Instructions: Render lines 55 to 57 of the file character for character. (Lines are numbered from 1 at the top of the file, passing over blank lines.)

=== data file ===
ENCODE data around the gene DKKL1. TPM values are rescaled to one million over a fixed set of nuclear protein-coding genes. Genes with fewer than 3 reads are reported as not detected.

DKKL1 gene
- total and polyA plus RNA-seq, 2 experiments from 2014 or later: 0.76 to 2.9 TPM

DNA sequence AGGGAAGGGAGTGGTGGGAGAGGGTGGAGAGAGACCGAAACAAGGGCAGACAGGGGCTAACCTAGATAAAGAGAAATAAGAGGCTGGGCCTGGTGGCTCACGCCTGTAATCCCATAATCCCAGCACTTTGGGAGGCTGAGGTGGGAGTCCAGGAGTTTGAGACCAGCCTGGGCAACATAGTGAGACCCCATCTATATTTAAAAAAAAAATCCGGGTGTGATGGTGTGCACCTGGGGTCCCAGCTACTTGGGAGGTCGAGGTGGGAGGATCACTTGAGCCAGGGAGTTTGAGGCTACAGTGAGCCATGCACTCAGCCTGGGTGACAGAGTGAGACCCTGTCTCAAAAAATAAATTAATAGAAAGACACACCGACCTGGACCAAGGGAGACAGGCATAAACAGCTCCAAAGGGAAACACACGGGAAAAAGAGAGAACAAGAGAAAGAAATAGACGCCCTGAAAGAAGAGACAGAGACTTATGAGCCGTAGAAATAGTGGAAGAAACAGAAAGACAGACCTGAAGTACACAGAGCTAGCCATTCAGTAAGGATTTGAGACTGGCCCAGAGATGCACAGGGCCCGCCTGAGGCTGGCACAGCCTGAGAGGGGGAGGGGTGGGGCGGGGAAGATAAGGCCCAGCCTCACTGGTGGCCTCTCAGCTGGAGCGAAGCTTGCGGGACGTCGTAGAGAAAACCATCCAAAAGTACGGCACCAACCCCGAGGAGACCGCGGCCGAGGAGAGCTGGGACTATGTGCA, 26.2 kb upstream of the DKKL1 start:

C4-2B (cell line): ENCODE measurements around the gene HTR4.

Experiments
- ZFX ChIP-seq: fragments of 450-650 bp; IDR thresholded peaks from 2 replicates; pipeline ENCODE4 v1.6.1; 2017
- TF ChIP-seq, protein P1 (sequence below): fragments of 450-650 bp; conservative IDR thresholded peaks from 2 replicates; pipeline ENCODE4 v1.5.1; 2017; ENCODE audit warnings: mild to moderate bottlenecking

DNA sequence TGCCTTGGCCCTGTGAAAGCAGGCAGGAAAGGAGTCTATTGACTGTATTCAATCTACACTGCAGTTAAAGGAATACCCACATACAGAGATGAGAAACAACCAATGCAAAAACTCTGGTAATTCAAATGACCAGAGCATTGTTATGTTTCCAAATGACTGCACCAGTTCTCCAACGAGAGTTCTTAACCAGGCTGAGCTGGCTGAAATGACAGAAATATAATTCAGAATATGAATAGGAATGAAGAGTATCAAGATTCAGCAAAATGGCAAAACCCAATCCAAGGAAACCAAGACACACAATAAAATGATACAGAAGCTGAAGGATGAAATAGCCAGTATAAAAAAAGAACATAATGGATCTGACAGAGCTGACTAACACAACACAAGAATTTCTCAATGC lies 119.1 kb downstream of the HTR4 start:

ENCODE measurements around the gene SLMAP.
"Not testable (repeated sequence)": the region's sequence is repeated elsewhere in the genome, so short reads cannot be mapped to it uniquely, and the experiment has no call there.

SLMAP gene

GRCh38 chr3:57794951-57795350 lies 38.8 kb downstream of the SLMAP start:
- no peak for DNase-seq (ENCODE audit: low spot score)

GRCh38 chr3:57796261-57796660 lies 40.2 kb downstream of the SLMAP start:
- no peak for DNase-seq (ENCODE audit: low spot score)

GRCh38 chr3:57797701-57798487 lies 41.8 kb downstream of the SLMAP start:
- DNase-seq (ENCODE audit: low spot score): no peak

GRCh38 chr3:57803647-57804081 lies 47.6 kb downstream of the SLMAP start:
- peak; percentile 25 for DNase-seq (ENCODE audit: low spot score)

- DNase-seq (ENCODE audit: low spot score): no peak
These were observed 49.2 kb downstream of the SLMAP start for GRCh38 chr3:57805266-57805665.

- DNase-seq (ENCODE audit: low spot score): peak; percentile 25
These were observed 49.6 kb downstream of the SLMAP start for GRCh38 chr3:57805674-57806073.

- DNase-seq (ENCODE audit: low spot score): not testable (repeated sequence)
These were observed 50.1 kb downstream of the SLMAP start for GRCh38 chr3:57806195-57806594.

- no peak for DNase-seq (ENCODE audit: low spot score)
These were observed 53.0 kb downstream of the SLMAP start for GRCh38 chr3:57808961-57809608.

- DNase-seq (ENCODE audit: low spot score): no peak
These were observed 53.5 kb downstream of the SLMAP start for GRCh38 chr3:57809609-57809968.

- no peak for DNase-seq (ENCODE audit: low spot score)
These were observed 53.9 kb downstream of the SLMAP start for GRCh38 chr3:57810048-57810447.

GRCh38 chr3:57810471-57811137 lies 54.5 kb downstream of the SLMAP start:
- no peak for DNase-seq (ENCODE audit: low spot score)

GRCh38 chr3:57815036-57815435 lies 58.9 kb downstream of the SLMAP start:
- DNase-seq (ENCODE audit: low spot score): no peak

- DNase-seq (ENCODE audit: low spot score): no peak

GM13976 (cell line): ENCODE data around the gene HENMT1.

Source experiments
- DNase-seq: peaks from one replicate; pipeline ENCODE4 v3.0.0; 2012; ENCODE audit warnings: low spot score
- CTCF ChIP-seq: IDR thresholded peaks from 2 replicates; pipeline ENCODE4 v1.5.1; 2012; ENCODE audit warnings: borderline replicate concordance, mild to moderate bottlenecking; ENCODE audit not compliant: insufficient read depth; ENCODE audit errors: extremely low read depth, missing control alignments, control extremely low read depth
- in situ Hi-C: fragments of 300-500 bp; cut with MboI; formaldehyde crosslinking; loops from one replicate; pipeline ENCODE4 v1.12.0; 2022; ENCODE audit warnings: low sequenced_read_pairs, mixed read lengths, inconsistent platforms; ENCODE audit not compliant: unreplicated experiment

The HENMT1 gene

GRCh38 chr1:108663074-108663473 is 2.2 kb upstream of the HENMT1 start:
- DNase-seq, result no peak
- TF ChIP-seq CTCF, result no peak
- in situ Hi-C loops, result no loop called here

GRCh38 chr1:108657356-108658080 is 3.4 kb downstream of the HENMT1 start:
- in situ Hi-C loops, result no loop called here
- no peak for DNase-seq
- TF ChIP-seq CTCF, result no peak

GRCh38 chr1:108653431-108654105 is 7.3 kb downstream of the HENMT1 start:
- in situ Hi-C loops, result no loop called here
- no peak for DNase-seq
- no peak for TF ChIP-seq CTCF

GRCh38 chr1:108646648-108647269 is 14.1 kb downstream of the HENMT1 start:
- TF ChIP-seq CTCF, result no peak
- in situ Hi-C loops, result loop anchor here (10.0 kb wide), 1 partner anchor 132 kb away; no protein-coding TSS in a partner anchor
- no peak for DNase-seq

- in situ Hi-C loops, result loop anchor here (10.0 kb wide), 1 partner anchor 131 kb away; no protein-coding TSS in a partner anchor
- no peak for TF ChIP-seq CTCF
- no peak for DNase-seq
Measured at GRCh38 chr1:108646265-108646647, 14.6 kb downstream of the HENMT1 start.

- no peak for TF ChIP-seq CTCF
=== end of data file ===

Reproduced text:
- no peak for TF ChIP-seq CTCF

GRCh38 chr1:108646648-108647269 is 14.1 kb downstream of the HENMT1 start:
- TF ChIP-seq CTCF, result no peak